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Forschungszentrum and Universität: Pioneers in Research and Education
Die Flaggen der Universität, des Forschungszentrums und des KIT

50 years after the foundation of Forschungszentrum Karlsruhe and 181 years after the foundation of Universität Karlsruhe, both institutions were successful in the Excellence Initiative of the Federal Republic of Germany and the Federal States 2006. Our concept for the future envisaged the unique merger of both institutions into Karlsruhe Institute of Technology (KIT). On October 01, 2009 did both institutions merge into the new legal entity of KIT.

In its tenth year of existence in 2019, the Karlsruhe Institute of Technology once again successfully asserted itself in the funding line "Excellence Universities" in the Excellence Strategy competition of the Federation and the Federal States: with its concept "The Research University in the Helmholtz Association | Living the Change".

Further information
Precursory institutions of the KIT: Universität Karlsruhe (TH) and Forschungszentrum Karlsruhe GmbH


Forschungszentrum Karlsruhe

From the Nuclear Research Center to The Research Center in the Helmholtz Association
Luftbild des Forschungszentrums Karlsruhe (Foto: KIT)

Similar to those of the Polytechnical School in Karlsruhe, the fathers establishing the Kernreaktor Bau- und Betriebsgesellschaft mbH (Nuclear Reactor Construction and Operation Company), the later Kernforschungszentrum Karlsruhe (KfK, Karlsruhe Nuclear Research Center), in 1956 entered new territory: On an area near Eggenstein-Leopoldshafen, north of Karlsruhe, the first research reactor made in Germany, Forschungsreaktor 2 (FR 2, Research Reactor 2), started operation in 1962.

The prototype breeder reactor KNK also was the first of its kind. The Compact Sodium-cooled Nuclear Reactor Facility was operated first with a thermal core as KNKI from 1971 to 1974 and then with a fast core as fast breeder power plant KNK II from 1977 until final shutdown in 1991. The Wiederaufarbeitungsanlage Karlsruhe (WAK, Karlsruhe Reprocessing Plant) was also built on the premises of today’s Campus North. It was shut down in 1990.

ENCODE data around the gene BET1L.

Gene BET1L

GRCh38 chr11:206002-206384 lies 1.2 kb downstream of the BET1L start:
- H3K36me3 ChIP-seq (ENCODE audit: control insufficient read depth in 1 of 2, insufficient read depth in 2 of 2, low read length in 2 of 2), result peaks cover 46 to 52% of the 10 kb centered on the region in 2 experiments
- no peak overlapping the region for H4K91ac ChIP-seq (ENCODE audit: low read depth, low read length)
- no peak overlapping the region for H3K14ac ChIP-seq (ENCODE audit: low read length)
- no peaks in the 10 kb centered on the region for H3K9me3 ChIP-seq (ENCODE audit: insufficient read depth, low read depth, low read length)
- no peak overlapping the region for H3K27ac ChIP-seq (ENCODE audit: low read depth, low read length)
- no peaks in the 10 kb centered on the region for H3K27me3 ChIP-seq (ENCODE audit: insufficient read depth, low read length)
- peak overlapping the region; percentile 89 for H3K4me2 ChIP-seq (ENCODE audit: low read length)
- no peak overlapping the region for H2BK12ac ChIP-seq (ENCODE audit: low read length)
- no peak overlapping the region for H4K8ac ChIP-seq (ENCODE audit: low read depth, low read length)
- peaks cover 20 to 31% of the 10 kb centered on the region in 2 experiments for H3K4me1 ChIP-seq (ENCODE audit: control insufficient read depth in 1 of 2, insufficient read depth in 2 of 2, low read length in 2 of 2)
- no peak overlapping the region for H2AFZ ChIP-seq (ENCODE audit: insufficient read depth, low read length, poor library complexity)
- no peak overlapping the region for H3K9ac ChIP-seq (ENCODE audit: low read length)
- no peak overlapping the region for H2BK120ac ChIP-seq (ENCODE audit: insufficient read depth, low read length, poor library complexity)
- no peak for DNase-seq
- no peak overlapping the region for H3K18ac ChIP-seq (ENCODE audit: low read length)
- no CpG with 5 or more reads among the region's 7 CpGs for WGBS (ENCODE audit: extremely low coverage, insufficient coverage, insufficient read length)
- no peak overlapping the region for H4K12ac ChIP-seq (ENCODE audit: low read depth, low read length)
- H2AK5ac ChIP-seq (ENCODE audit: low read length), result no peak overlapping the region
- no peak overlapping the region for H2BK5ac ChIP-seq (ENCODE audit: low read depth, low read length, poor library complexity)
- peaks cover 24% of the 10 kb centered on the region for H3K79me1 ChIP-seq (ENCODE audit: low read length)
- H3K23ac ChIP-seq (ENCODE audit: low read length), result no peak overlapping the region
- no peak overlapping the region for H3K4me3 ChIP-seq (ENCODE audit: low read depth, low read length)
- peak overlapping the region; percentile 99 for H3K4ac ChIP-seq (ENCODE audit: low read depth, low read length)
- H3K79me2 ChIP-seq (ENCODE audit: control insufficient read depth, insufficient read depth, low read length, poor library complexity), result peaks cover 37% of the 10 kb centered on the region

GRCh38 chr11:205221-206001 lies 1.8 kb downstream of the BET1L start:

In the early 1990s, activities increasingly focused on environmental technology, energy research, and in particular on physical fundamental research, which was then reflected by the new name Forschungszentrum Karlsruhe – Technik und Umwelt (Karlsruhe Research Center – Technology and Environment) in 1995. In 2002, the subtitle “Technik und Umwelt” (Technology and Environment) was replaced by “In der Helmholtz-Gemeinschaft” (in the Helmholtz Association).

Cooperation with Universität Karlsruhe started in the early days of the Research Center already: The “Wirtz Group,” the reactor construction group from Werner Heisenberg’s Max Planck Institute for Physics in Göttingen, moved to Karlsruhe with its head Karl Wirtz. He became the founding director of the Institute for Neutron Physics and Reactor Technology and was appointed ordinary professor at Universität Karlsruhe.

Peter Sperling, author of “Geschichten aus der Geschichte,” made the first 50 years of Forschungszentrum Karlsruhe come alive again. The publication in German is available online in PDF format or may be ordered by email to info∂kit.edu.

Universität Karlsruhe (TH)

From the Polytechnical School to the Research University
Hauptgebäude der Universität Karlsruhe (Foto: KIT)

Universität Karlsruhe (Karlsruhe University) goes back to the Polytechnical School established in 1825. It was one of the first of its kind in the German-speaking area. After its substantial reform, it developed to a model institute from 1832. It then generated decisive impetus for the development of polytechnical schools to technical universities.

The scope of subjects taught in Karlsruhe served as a model first for the establishment of the Federal Polytechnical School in Zurich (1855), then for the reform of the older polytechnical schools in Prague and Vienna, for the Collegium Carolinum in Braunschweig, and for the re-foundation of the Polytechnical School in Munich. From 1870, this type of polytechnical school was also established in Prussia.

William Barton Rogers, the founding director of the Massachusetts Institute of Technology, summarized his opinion on the Polytechnical School in Karlsruhe in 1864 as follows: “The Polytechnic Institute at Carlsruhe, which is regarded as the model school of Germany and perhaps of Europe, is nearer what it is intended the Massachusetts Institute of Technology shall be than any other foreign institution.”